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Employment Immigration Archives

The academic degree branch of the EB-2 program

The EB-2 green card program is aimed at three different classes of foreign nationals seeking to work in the United States. These three classes are: individuals with “exceptional ability”, individuals that fall under a national interest waiver and individuals with an advanced degree. What particular requirements a person seeking an EB-2 green card would have to meet to be eligible for such a green card depends on which of these three branches they are trying to qualify under.

International students and working in the U.S. after graduating

When a person is nearing the completion of a college or graduate degree, one of the big concerns they may have is whether they will be able to find the right job after they are done with school. Finding employment after getting one’s degree can prove challenging for any student. For foreign students who study here in the U.S. and wish to work in the U.S., however, there can be additional challenges on top of those faced by other students. 

Changes made to national interest waiver test for EB-2 visas

There are many things U.S. immigration officials may look at when considering a given immigration request. For one, they may apply certain tests, as tests have been set out for some types of immigration matters. Understanding what tests immigration officials might use when it comes to their immigration case can be very important for foreign workers looking to work in the U.S. and the companies looking to hire them.

‘Returning workers’ no longer exempt from H-2B cap

Many different things can have a big impact on employers who are trying to get a work visa for a foreign worker they desire to employ here in the United States. Among these are the cap rules related to the visa they are trying to secure for such a worker. Different work visas have different cap rules, including differing rules on what sort of cap (if any) is present and what workers are exempt from the cap.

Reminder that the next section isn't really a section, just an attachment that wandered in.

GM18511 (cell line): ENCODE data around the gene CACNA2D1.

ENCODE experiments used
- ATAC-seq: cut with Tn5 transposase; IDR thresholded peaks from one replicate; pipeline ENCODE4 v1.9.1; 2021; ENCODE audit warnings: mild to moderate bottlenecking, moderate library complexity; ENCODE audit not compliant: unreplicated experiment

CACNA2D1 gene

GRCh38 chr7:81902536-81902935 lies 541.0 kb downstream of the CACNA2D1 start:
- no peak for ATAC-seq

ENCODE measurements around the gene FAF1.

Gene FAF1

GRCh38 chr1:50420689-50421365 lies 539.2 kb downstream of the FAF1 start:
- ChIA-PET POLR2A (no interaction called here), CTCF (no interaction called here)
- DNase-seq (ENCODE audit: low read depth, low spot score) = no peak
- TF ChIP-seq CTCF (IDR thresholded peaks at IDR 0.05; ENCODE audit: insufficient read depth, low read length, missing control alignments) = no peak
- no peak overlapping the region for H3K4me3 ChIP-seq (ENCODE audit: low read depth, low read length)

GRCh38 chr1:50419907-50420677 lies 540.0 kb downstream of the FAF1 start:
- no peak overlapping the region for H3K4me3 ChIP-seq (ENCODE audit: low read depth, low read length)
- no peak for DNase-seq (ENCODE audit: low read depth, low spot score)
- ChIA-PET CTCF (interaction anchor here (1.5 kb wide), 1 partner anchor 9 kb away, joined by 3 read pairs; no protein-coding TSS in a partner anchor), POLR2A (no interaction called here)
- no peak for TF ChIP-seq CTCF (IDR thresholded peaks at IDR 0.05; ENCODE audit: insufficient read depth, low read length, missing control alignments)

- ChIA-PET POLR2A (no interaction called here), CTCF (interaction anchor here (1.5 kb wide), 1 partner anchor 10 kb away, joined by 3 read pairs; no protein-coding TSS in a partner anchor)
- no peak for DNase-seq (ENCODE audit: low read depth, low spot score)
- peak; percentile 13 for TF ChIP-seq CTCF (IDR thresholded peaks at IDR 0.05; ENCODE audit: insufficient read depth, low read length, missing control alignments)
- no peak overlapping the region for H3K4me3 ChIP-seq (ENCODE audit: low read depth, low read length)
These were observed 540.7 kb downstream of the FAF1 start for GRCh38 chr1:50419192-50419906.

New regulations on work visa programs to soon come into force

Occasionally, U.S. Citizenship and Immigration Services announces a final rule changing or adding immigration regulations. Sometimes, such new rules target one specific issue. Other times, they cover a wide range of different issues and changes. Recently, a final rule of the latter variety was published by USCIS.

New I-9 form released, will soon be mandatory

The list of rules U.S. businesses are to comply with is long. It includes regulations related to immigration. It is vital for businesses to keep their practices, including their practices regarding the hiring of workers from other countries, in compliance with all relevant immigration regulations. Being accused of failing to comply with such rules could get a business into some serious hot water.

What is the most common employment-based green card?

The five employment-based green card categories here in the U.S. vary from each other in many different ways. One is in their eligibility requirements. So, when a person is pursuing permanent resident status in the U.S. in connection to employment, what issues will be the big ones in their immigration case is heavily impacted by which type of employment-based green card they are pursuing. Experienced immigration lawyers can assist such individuals with the issues particular to the employment-based category they are seeking permanent resident status under.

Who is a 'special immigrant' for EB-4 purposes?

Each of the five main U.S. employment-based immigrant visa classes (permanent resident visa classes) covers a very different group of workers/immigrants. The EB-4 class is the class for "special immigrants." This class is somewhat unique among the employment-based visa classes, because rather than covering a general class of individuals, it covers a collection of very specific types of workers/immigrants.